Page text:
Kilby has set out to give us a taste of that unimaginable existence and to show us a character struggling to regain her humanity. “Earthtime” succeeds on both scores. The story has fresh things to say about one of the most compelling science fiction themes: What does it mean to be human?

For me, “Earthtime” initially stirred memories of two of Kurt Vonnegut’s best characters: Billy Pilgrim, unstuck in time, and Winston Niles Rumford, caught in a chrono-synclastic infundibulum. As I came to a better understanding of Marie’s plight, she emerged as a distinctive and memorable character on a par with those two. Once I’d finished, I had only one word in mind to describe this story. Beautiful.

Liz Williams’ “Ikiryoh” is an interesting short story, both in style and content. Williams has imagined an Asian future transformed through genetic technology into a world resembling the mythological Orient of the past. Turtle-like kappas are nursemaids and menial laborers, while at a firecracker-strewn parade, the kylin (a bug-eyed lion-dog) is a living, breathing creature. Tiger-women serve as bodyguards; the local royalty consists of a bloody succession of self-styled goddesses.

The ikiryoh is a troubled child left in the care of a kappa who used to work for the deposed goddess Than Geng. Than Geng’s daughter I-Nami rules now, and she has decided that the ikiryoh will stay with the kappa. As far as the kappa knows, the ikiryoh is I-Nami’s child, but the tiger-woman who leaves the child is none too clear on that point.

“Ikiryoh” offers a well imagined world, richly described. My only complaint is that it is too short. The kappa learns the truth of the ikiryoh’s existence far too easily, and her subsequent dilemma could have been explored to a much greater degree. I’d have liked to spend more time in this unique world.

In Chris Beckett’s “The Perimeter,” Lemmy Leonard would rather follow a white deer to the outskirts of London than go to school. He’ll pay for his ignorance.

We soon learn that Lemmy is a Dotlander, a low-res construct living in a virtual reality world. One of the neat things about this story is Beckett’s version of a Matrix-style in computero universe. Think of it as The Matrix on a budget. Middle class folks save for resolution upgrades, and the underclass lives in Grey Town, where greyscale hustlers have “faces with ticks for noses and single lines for mouths.”

Unfortunately, there isn’t enough material like this to float the whole story. Lemmy soon falls in with a real-world woman and her husband, who proceed to explain everything about the world to the hooky-playing protagonist. I found this explanation about as satisfying as The Matrix’s ridiculous “humans-are-batteries-for-machines” premise. (Oops. Matrix spoiler. Sorry.)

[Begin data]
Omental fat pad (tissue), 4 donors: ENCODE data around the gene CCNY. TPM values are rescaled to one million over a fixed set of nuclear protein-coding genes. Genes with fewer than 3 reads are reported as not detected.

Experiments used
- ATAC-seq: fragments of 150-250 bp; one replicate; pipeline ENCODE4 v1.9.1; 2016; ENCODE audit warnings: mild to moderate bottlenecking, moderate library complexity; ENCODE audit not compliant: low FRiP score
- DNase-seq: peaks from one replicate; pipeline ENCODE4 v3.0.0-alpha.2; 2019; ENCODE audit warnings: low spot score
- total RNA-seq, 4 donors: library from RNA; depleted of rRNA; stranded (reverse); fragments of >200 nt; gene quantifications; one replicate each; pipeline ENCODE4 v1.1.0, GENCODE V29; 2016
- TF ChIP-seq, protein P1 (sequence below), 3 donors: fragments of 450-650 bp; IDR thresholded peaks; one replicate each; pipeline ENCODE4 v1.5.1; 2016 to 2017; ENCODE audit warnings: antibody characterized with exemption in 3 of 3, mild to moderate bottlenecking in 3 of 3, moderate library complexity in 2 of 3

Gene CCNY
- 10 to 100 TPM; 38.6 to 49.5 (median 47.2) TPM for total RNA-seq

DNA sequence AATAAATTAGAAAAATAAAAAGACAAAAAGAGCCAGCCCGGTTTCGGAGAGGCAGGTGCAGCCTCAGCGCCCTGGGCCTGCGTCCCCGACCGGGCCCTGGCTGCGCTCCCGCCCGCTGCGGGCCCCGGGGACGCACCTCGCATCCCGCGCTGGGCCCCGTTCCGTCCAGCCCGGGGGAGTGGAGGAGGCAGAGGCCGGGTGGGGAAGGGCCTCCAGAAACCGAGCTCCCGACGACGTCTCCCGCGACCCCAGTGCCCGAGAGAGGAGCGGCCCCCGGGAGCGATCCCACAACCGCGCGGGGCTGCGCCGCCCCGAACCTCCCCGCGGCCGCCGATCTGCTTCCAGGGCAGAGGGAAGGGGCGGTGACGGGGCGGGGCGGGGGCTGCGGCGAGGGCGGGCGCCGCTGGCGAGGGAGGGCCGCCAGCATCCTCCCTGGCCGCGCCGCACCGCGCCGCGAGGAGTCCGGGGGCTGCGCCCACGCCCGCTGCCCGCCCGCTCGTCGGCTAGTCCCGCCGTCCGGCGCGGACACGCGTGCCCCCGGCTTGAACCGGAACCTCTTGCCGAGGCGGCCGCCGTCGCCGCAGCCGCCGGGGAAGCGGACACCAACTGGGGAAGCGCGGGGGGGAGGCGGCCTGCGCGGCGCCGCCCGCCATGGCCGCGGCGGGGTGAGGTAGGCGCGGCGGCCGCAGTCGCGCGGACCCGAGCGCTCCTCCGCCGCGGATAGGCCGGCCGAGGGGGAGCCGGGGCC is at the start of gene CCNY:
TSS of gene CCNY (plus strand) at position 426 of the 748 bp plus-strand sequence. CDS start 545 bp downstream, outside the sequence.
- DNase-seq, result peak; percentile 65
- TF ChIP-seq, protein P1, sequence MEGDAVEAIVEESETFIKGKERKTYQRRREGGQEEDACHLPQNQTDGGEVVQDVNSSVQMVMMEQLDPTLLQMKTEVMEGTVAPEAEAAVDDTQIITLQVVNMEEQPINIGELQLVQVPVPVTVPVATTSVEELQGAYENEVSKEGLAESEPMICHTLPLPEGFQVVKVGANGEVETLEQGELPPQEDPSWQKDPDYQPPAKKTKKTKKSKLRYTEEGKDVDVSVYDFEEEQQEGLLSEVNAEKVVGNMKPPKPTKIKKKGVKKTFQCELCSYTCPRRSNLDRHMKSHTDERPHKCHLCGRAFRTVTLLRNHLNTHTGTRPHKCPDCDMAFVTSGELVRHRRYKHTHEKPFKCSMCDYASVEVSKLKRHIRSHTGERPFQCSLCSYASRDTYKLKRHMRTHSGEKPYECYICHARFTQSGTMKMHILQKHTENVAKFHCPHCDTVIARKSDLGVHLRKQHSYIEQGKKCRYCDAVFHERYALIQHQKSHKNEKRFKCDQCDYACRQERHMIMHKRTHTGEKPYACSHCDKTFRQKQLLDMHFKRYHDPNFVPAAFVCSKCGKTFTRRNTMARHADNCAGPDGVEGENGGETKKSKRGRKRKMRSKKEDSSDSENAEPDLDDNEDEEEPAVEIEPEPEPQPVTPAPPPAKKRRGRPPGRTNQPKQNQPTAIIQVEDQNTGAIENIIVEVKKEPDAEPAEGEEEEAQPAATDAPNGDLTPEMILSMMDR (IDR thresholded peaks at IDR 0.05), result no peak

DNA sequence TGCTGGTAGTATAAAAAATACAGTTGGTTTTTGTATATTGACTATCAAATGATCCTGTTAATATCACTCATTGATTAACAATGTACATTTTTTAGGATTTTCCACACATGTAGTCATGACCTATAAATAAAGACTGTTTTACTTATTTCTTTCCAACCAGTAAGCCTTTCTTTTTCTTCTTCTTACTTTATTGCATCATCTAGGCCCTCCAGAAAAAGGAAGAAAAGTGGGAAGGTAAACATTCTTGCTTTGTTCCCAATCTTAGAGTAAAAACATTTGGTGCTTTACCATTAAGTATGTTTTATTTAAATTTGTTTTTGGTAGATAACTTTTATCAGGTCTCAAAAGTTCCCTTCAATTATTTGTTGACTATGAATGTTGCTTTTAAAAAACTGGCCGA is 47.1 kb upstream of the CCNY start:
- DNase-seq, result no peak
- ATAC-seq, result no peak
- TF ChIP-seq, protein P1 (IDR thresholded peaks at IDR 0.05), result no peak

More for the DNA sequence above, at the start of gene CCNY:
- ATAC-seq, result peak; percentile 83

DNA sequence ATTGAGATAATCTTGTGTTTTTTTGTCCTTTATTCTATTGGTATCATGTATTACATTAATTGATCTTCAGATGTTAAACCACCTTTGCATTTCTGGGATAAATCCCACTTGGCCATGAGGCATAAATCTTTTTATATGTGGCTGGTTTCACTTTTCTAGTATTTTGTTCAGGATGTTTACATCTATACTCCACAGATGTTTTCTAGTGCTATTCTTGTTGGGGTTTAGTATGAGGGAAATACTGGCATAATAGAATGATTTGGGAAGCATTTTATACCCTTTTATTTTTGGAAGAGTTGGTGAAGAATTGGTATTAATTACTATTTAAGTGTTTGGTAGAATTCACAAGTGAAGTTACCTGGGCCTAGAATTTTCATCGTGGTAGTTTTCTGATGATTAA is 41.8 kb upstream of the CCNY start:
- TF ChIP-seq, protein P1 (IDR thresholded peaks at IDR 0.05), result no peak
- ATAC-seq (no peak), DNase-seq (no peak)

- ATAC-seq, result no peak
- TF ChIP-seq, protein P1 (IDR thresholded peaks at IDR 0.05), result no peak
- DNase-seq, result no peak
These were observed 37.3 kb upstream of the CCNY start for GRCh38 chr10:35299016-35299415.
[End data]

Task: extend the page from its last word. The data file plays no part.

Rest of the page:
Along with Grey Town, the curious motivations of the real-world pair (Clarissa and Terence) do provide some interest, but not enough. I’m afraid I saw the denouement and the ending coming, even before I had reached the halfway point.

James Maxey’s “To the East, a Bright Star” is a gem, another high point for this issue. It takes the prize for best opening line: “There was a shark in the kitchen.” If that’s not enough of a hook, the paragraph concludes, “He had known the exact time and date of his death for most of his adult life. With only hours to go, he wasn’t going to let the shark do something ironic.”

Okay, tell me more!

A doomsday-level disaster looms. Tony is an outsider who has chosen to avoid the forced evacuation. He has decided to meet the end on his own terms. As the final hours tick away, he is suddenly faced with an unexpected problem: another survivor, one far needier than himself.

I first read this story before the Hurricane Katrina disaster. Rereading it now, I’m finding additional poignancy. Read this, and think of all the things being said about the folks who chose to stay behind. Yes, the situations aren’t entirely comparable, but “To the East, a Bright Star” still made me think along these lines. There’s also an echo of Larry Niven’s classic “Inconstant Moon,” but Maxey has carved out his own unique turf.

How should we live our lives? How will we face death? These are universal questions, certainly not restricted to science fiction. Maxey’s fine story approaches these questions from the point of view of one well drawn and wholly believable character. The story’s power derives from the clarity of Tony’s voice and his depth of understanding of his situation. The ending has stayed with me for weeks.